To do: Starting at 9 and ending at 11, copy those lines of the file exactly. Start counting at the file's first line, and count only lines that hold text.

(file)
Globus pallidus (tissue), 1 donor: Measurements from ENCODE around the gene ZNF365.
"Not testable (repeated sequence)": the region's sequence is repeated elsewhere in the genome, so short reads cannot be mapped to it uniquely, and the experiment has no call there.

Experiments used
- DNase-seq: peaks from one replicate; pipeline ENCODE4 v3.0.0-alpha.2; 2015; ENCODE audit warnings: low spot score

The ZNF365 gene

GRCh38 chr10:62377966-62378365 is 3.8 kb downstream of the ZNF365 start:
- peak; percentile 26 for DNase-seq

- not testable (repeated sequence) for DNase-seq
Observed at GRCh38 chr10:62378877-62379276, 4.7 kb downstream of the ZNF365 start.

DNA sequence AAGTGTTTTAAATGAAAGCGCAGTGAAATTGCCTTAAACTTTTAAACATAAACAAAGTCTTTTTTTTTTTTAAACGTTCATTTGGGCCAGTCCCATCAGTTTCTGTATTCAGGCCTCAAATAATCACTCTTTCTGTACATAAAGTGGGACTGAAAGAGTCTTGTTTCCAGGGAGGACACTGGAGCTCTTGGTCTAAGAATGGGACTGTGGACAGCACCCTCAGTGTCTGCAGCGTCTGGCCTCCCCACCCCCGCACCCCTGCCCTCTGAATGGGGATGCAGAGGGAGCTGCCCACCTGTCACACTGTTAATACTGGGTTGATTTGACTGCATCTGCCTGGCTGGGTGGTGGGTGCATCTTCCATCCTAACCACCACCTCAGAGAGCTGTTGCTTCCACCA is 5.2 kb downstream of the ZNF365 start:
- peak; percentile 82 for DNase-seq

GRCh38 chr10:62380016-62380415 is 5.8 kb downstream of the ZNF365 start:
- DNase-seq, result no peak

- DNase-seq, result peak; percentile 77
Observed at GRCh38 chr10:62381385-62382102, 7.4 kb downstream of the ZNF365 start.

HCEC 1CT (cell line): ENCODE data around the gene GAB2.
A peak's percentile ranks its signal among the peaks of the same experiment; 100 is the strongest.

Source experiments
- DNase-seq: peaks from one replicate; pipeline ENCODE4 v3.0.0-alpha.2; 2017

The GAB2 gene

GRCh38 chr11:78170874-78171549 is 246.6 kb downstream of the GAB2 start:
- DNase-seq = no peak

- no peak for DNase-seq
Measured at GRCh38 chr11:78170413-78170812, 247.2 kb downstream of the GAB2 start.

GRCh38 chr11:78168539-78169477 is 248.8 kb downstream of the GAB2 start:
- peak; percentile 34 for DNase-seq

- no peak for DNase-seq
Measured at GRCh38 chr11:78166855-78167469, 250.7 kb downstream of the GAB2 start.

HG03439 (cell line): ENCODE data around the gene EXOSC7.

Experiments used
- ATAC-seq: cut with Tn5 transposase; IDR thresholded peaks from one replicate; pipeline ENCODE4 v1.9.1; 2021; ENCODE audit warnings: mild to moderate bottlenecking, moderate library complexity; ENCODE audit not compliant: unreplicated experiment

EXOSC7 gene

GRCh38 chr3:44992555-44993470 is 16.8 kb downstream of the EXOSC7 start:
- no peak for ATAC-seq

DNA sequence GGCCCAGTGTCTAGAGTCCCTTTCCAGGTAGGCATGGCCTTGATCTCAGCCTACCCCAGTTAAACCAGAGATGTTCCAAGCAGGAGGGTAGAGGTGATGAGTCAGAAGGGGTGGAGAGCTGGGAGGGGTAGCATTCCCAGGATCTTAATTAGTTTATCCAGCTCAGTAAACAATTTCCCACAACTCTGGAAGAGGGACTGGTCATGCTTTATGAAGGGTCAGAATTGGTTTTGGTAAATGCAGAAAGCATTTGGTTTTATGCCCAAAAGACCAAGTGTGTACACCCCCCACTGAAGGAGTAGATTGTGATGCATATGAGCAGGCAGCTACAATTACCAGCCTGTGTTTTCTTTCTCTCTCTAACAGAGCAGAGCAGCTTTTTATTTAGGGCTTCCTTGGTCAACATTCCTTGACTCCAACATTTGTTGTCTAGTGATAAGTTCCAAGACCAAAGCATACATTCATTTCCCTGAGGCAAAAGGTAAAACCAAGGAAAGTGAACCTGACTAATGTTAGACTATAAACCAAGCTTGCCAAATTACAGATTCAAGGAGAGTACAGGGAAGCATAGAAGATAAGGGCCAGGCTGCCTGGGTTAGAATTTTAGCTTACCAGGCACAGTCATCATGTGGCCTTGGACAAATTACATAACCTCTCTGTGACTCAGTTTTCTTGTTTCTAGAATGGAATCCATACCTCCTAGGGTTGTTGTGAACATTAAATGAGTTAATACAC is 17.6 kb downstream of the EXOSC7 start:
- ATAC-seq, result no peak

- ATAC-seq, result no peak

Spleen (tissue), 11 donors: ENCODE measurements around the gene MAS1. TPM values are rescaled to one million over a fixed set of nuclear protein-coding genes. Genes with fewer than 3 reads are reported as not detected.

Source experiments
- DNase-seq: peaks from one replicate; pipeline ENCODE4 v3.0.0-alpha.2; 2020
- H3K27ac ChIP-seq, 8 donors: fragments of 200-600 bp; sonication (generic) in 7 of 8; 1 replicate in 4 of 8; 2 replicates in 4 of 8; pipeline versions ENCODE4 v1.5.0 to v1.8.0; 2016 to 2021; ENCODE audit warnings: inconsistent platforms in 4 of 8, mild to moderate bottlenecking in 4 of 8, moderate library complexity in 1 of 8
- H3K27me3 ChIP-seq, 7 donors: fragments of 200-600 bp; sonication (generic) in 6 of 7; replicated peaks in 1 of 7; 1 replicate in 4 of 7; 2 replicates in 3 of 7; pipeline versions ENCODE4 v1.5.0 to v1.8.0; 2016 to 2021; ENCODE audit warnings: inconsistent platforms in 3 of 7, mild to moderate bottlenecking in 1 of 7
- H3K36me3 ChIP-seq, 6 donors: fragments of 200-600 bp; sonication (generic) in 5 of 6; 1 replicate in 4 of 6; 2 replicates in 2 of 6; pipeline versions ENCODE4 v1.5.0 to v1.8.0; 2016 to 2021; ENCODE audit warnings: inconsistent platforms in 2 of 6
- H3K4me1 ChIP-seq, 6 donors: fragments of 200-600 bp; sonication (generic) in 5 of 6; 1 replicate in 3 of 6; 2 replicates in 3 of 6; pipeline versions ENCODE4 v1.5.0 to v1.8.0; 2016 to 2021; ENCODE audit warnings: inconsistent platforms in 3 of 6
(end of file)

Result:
Observed at GRCh38 chr10:62378877-62379276, 4.7 kb downstream of the ZNF365 start.

DNA sequence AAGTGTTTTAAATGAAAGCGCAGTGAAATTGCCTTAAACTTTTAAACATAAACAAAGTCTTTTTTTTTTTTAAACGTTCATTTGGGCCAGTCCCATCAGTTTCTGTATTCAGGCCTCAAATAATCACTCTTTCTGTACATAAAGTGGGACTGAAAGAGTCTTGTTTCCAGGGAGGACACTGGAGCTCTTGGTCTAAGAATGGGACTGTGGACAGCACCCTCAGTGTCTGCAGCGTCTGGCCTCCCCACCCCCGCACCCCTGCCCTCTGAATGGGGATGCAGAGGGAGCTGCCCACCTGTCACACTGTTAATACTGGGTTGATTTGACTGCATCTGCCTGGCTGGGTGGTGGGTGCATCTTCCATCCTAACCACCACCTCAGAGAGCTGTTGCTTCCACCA is 5.2 kb downstream of the ZNF365 start:
- peak; percentile 82 for DNase-seq